So how would this look in the classroom? Students can use the edcamp style to create discussion groups. Let those who are the "experts" guide the discussion with the students who might be struggling with the content. There doesn't have to be one "expert" in the group. The power comes from the students getting together to talk about one topic. Use this style to create small groups of students. The best part is the students are guiding their own learning in that moment based on their personal learning needs. 

As learners, we need time to discuss and process hard concepts/ideas. This style allows for those times to take place. Students can document the discussion using a shared Google Document, so that students not in the group can go back to reference. Great study aid!

What about multiple classes coming together to have student led edcamps? I can see the power in this concept. If you choose to adopt this idea, please share how it worked. 

My Favorite Chrome Extensions for the Week of November 10th

I have been on a search for some new Chrome extensions. This week I am showcasing extensions that I have just recently found.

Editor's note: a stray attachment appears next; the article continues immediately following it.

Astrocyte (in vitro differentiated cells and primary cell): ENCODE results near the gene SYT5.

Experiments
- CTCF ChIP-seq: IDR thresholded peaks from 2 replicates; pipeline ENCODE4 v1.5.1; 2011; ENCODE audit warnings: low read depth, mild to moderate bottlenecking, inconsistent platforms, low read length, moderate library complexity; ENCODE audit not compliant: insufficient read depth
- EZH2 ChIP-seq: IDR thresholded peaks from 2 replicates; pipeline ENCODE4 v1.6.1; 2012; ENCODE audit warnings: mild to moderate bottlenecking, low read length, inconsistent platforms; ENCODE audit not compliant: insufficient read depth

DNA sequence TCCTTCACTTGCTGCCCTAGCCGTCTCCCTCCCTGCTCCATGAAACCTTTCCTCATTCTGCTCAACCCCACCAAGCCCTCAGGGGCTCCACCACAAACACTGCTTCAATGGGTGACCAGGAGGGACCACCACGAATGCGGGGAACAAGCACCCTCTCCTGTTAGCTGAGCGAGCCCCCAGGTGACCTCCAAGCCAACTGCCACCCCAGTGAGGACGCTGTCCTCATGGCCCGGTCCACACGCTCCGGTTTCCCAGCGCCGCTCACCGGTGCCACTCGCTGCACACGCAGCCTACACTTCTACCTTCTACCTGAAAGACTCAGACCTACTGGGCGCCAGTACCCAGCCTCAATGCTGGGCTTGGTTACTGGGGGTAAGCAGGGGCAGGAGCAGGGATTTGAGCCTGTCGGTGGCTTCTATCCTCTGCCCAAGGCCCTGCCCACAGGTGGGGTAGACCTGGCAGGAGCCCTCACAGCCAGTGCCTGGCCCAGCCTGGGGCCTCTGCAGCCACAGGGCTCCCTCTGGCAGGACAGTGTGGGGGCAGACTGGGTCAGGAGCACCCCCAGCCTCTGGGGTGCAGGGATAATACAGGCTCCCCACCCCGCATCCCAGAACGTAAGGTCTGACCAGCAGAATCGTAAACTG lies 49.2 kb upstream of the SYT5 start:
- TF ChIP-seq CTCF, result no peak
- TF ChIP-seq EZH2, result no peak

#1 Too Many Tabs
Type: Productivity
Summary: This extension is for the tab hoarders out there. It allows you to see a visual of all of your open tabs. It also allows you to easily suspend the tabs that you are not currently using so you can improve your computer's memory. When you need to access the suspended tab, simply open the extension and move the suspended tab back over.

#2 Notifier for Twitter
Type: Social & Communication
Summary: This extension displays tweets, mentions and/or direct messages as pop-ups on your computer screen. It will also pull up your Twitter feed in a pop-up window so you can quickly check tweets from any open tab/window. I personally choose to just be notified when there are mentions or direct messages because I would never get anything done if my twitter feed was popping up all day.

#3 English Dictionary Translate Pronunciation 
Type: Social & Communication (but I consider it more productivity)
Summary: Use this extension to have a word pronounced for you. Also shows the definition of the word and gives you the ability to translate the English word into another language. Great extension for the English language learners. 

#4 Explain and Send Screenshots
Type: Productivity